“There, now is time, my lil’ one.”  He unbuckled the seatbelt around the gallon of milk, hoisting it toward him.  Jake’s tongue traced the outline of his parched lips as he peeled the plastic cap off and raised the jug, taking long gulps.  Some of the milk never made its way past Jake’s lips; instead it trailed along his neck, soaking into his uneven beard, to be stopped only by the plaid collar of his flannel shirt.

Without bothering to replace its cap, Jake tossed the half-emptied gallon behind his seat.  The small glub-bubble sound of the leaking milk was audible only until Ryan Thomas woke as the cold milk flooded around his ankles, his muffled screams filling the modest cabin.

“Hitchhikin’s illegal in these parts, didn’t you know, boy?”  Jake peered in the rear view mirror.  “Ah well, you’ll do I s’pose, a bit on the skinny side but you’ll do.  Shouldn’t be too much longer.” 

Ryan screamed again, tears mixing with the blood that stained the right side of his clean-shaven face.  His body rested against the back of the seats as Jake continued driving.  Ryan glanced toward the milk, his nose crinkling at the smell and sight of the turning curds.  He’d been seat-belted in, just like the milk had been, except it took both seatbelts to hold him across the breadth of the backseat.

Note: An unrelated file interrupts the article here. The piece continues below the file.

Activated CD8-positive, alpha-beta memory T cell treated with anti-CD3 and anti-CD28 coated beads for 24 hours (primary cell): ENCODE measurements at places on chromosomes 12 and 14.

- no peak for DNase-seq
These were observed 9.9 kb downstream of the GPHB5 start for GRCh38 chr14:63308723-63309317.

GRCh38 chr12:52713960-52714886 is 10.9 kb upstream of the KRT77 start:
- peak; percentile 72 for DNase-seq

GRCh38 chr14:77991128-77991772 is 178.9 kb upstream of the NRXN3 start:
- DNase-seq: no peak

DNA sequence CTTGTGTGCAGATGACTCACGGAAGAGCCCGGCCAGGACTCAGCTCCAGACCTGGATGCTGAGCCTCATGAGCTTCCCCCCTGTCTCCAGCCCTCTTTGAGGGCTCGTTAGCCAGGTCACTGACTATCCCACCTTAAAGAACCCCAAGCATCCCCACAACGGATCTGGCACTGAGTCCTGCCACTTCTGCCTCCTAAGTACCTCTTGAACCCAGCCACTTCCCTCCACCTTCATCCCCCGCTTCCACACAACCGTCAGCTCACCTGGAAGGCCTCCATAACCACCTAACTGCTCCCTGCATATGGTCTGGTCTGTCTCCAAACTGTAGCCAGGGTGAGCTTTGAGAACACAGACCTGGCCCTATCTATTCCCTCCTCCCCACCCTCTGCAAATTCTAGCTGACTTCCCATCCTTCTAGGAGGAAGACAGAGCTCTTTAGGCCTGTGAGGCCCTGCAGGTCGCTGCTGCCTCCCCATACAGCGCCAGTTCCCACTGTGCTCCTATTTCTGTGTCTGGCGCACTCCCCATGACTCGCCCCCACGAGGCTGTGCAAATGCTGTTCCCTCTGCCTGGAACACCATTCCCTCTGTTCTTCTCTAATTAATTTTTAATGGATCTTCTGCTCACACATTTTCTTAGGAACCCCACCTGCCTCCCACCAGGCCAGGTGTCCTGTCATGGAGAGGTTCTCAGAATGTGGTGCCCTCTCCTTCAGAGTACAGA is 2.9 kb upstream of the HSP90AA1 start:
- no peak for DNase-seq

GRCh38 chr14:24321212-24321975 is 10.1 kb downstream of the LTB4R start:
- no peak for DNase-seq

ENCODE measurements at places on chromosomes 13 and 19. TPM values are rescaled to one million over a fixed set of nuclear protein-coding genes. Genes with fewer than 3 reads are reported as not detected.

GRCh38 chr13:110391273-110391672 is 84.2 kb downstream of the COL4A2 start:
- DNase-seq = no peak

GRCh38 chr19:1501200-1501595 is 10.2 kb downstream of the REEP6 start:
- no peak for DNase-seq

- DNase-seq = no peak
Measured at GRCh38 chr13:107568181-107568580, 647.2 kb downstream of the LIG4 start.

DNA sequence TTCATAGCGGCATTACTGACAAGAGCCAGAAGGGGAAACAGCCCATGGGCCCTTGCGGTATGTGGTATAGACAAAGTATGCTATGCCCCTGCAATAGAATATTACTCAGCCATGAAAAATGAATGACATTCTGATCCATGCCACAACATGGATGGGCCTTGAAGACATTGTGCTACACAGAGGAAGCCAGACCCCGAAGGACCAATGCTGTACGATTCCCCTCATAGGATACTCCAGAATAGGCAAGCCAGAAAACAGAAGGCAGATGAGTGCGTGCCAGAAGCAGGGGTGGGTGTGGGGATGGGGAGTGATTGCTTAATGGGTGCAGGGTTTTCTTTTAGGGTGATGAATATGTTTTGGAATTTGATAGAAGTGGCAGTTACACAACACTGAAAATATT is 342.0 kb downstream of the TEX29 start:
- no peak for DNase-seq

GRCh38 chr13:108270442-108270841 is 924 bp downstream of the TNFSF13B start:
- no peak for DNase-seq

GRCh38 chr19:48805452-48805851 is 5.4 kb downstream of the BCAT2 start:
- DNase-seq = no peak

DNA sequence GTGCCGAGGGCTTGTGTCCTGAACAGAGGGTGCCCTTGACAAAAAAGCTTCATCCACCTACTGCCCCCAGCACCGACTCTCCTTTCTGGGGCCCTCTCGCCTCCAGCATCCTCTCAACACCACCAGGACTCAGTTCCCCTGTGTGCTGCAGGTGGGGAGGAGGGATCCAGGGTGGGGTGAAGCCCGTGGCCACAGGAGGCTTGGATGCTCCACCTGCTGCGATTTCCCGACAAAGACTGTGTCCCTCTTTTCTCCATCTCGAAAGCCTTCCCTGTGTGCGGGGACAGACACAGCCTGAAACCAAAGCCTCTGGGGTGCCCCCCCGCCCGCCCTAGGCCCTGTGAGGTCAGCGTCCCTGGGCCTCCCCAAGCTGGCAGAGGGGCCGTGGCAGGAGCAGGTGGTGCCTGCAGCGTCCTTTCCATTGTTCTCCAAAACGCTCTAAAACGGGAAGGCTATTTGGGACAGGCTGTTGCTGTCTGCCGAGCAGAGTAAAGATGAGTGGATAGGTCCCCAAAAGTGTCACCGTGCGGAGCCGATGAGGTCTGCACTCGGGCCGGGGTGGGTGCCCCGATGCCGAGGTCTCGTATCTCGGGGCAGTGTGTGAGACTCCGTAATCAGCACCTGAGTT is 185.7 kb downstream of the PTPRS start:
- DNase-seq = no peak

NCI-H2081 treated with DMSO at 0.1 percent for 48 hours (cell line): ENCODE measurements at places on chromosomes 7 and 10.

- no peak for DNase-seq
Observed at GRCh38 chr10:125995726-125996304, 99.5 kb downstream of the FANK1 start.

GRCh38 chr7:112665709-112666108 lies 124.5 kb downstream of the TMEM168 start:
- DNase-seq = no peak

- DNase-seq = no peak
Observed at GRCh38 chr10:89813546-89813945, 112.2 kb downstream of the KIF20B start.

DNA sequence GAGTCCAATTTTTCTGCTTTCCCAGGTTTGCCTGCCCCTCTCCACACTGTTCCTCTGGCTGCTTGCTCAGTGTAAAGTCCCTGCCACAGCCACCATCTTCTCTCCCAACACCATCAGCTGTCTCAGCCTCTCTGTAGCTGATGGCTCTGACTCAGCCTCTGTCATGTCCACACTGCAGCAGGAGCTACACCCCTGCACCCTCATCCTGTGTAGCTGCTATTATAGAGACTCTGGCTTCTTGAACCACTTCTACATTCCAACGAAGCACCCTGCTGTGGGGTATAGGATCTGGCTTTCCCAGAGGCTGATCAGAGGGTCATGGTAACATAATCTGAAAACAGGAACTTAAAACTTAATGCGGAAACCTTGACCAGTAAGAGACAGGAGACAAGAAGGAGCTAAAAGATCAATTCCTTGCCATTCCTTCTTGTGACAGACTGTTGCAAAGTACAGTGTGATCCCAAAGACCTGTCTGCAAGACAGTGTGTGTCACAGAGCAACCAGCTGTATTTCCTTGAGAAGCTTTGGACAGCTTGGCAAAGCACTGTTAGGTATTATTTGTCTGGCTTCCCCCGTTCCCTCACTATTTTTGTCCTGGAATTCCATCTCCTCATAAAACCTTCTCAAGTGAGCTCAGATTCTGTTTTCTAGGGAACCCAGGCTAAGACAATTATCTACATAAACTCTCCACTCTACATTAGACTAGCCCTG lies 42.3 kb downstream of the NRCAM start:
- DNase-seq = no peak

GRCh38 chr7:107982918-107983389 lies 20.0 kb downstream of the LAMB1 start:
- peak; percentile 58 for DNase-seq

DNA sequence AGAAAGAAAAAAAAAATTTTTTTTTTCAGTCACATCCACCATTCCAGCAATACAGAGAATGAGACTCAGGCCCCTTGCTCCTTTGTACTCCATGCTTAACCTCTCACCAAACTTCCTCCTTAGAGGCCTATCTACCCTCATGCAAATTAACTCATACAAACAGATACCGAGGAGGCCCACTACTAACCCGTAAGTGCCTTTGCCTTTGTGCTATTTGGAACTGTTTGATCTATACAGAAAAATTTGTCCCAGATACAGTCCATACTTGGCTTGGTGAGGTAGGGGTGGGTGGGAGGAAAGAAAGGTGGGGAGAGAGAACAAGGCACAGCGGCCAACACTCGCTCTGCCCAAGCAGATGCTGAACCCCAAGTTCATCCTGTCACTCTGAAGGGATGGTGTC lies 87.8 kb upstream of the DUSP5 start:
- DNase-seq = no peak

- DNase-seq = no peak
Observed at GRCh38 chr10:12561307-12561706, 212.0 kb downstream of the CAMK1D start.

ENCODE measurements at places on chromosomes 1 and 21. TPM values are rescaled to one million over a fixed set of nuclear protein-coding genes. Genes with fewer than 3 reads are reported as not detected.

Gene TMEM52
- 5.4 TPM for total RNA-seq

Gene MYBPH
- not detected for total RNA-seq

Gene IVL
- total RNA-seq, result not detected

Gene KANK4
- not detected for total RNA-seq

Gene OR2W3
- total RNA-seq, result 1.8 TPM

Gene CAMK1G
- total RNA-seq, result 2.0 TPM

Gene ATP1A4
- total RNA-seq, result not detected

A frantic glance revealed to Ryan that the door handles in the backseat had been removed, leaving nothing behind.  He lifted his milk-soaked legs to kick at the opposite door, but it wouldn’t budge.

“No use fightin’, boy.  Not gonna save you from ‘em, and mind you, they’re hungry!”  Jake’s laugh was coarse and cacophonous, overpowering Ryan’s muffled screams.  Jake turned the car left, not bothering to break or signal his turn onto the unpaved, single-lane road.

“Shouldn’t be too much longer,” he repeated, continuing straight along the road until he pulled over in front of a lopsided garage beside a rusty trailer.  Jake unbuckled his own seat belt and turned around to face Ryan.  “Hitchhikin’s illegal in these parts,” he reiterated before offering Ryan a smirk as he turned and slipped out of the front seat.  The car bonged like a steady heartbeat; the keys were still in the ignition.